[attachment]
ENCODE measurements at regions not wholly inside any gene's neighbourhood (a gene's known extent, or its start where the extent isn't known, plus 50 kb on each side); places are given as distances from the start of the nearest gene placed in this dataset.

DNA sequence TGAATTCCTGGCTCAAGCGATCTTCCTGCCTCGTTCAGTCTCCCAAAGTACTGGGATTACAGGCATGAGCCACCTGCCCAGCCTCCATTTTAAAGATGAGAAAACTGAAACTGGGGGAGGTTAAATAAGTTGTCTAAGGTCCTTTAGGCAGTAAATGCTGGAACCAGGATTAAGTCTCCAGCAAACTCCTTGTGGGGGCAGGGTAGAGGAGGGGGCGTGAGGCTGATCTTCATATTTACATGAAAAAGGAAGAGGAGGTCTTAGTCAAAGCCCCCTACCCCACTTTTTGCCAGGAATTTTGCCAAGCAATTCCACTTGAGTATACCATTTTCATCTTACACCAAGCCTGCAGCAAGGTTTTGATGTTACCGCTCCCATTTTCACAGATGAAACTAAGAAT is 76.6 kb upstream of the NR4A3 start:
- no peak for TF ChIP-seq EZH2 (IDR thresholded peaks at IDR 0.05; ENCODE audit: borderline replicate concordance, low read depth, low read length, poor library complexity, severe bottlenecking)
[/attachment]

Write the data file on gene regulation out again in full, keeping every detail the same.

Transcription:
ENCODE measurements at regions not wholly inside any gene's neighbourhood (a gene's known extent, or its start where the extent isn't known, plus 50 kb on each side); places are given as distances from the start of the nearest gene placed in this dataset.

DNA sequence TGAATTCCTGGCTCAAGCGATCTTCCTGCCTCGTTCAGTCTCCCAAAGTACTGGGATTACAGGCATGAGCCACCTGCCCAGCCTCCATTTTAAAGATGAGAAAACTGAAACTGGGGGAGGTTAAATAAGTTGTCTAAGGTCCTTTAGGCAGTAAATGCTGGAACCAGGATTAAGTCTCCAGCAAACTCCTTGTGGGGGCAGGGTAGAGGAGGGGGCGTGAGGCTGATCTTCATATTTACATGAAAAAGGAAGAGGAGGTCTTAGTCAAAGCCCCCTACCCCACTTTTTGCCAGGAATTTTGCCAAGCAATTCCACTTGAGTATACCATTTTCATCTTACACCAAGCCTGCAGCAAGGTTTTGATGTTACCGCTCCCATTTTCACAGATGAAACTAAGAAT is 76.6 kb upstream of the NR4A3 start:
- no peak for TF ChIP-seq EZH2 (IDR thresholded peaks at IDR 0.05; ENCODE audit: borderline replicate concordance, low read depth, low read length, poor library complexity, severe bottlenecking)